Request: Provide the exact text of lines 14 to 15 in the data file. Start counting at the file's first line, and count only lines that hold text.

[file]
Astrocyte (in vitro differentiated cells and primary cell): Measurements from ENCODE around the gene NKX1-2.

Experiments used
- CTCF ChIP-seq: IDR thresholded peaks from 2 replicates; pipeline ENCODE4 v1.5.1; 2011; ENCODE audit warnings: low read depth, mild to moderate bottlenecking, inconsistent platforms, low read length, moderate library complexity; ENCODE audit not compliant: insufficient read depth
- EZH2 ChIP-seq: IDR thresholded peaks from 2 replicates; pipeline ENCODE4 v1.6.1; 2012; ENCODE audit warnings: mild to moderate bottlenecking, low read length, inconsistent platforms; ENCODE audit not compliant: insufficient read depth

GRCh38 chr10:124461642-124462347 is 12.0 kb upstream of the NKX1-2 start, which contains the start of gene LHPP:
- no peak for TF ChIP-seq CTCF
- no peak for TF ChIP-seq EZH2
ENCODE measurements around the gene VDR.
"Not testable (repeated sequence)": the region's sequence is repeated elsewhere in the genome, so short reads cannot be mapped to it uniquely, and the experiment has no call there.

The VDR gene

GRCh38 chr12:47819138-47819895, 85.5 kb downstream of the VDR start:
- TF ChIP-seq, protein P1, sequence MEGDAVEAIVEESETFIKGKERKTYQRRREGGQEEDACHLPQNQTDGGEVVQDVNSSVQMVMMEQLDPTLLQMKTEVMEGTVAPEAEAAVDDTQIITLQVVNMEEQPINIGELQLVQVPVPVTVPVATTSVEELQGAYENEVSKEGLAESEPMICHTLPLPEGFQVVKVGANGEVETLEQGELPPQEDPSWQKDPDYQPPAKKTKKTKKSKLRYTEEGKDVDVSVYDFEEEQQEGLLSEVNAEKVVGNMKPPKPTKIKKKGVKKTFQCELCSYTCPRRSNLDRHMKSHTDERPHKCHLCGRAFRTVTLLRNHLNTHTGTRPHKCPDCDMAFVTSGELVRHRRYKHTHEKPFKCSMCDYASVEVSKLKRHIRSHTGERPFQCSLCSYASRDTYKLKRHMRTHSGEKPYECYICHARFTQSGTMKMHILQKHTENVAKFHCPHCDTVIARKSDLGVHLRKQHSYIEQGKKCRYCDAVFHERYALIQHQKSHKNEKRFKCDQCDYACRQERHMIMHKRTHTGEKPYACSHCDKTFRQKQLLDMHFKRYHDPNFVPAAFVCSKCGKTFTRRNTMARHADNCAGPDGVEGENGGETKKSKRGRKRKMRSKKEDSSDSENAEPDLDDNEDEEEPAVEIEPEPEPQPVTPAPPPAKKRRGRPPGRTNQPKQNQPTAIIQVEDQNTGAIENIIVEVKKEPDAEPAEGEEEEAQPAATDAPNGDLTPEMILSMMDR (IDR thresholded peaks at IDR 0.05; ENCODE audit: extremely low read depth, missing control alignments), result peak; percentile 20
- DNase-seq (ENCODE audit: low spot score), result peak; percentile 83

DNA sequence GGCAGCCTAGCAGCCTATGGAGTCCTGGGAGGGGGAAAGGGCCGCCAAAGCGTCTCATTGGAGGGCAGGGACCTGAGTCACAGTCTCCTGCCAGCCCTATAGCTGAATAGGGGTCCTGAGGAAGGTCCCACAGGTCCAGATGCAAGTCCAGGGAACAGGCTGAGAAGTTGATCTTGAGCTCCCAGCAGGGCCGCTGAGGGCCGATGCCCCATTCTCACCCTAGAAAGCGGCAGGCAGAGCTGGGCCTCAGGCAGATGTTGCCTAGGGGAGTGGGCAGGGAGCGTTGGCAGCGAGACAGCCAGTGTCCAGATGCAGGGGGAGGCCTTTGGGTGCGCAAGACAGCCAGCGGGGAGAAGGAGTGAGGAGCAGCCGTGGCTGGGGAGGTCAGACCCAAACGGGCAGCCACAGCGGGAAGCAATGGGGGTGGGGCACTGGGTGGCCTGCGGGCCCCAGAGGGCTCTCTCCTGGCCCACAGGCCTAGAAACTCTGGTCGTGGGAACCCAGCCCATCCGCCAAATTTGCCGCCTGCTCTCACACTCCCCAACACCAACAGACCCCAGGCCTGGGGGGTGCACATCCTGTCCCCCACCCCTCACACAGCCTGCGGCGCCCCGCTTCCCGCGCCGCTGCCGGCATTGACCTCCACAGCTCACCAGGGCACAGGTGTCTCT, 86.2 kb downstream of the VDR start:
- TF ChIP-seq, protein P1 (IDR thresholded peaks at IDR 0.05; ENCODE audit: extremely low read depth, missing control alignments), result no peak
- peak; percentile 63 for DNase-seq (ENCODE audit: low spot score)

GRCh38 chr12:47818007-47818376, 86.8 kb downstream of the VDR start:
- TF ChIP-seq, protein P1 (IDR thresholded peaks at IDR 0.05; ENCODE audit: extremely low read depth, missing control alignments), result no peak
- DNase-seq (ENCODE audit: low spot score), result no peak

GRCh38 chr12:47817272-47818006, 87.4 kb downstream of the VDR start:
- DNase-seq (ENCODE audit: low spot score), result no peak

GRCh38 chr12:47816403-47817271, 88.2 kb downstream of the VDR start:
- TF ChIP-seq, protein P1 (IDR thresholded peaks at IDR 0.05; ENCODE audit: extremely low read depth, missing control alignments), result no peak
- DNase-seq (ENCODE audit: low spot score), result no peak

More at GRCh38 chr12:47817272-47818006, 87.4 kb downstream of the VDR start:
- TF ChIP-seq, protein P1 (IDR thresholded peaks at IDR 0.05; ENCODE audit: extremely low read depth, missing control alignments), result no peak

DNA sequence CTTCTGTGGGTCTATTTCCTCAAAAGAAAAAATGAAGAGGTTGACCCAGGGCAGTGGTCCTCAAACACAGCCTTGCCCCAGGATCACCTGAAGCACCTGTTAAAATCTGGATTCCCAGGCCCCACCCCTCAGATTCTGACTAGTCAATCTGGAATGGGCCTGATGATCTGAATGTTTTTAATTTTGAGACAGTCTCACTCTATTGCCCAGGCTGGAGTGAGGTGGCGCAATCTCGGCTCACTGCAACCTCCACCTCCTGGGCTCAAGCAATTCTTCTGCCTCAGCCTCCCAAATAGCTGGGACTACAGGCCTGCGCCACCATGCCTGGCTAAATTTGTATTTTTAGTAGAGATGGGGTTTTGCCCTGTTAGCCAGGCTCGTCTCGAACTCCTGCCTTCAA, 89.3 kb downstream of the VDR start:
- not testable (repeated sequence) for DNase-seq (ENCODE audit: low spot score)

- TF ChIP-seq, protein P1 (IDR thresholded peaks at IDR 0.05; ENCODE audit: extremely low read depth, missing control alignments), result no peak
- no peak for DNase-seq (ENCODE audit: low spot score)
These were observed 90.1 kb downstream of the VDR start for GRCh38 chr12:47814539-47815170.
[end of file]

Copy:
DNA sequence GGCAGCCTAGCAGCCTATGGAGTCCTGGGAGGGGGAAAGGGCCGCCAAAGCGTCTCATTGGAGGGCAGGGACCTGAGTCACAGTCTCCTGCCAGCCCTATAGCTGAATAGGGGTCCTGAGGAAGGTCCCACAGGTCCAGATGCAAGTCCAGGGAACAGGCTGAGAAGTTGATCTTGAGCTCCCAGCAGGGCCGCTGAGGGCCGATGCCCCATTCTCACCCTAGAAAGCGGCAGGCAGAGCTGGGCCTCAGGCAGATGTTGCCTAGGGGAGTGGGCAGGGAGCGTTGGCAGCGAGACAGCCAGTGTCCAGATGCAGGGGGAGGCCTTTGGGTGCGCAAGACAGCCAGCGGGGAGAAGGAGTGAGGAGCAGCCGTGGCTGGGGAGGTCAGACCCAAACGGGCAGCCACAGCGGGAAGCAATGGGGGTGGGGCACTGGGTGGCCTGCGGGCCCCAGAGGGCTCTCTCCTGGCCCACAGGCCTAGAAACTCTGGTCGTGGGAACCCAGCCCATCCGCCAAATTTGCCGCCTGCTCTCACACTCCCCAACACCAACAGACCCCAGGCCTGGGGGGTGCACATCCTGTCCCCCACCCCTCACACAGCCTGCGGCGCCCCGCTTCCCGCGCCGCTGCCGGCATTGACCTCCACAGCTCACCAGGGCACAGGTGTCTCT, 86.2 kb downstream of the VDR start:
- TF ChIP-seq, protein P1 (IDR thresholded peaks at IDR 0.05; ENCODE audit: extremely low read depth, missing control alignments), result no peak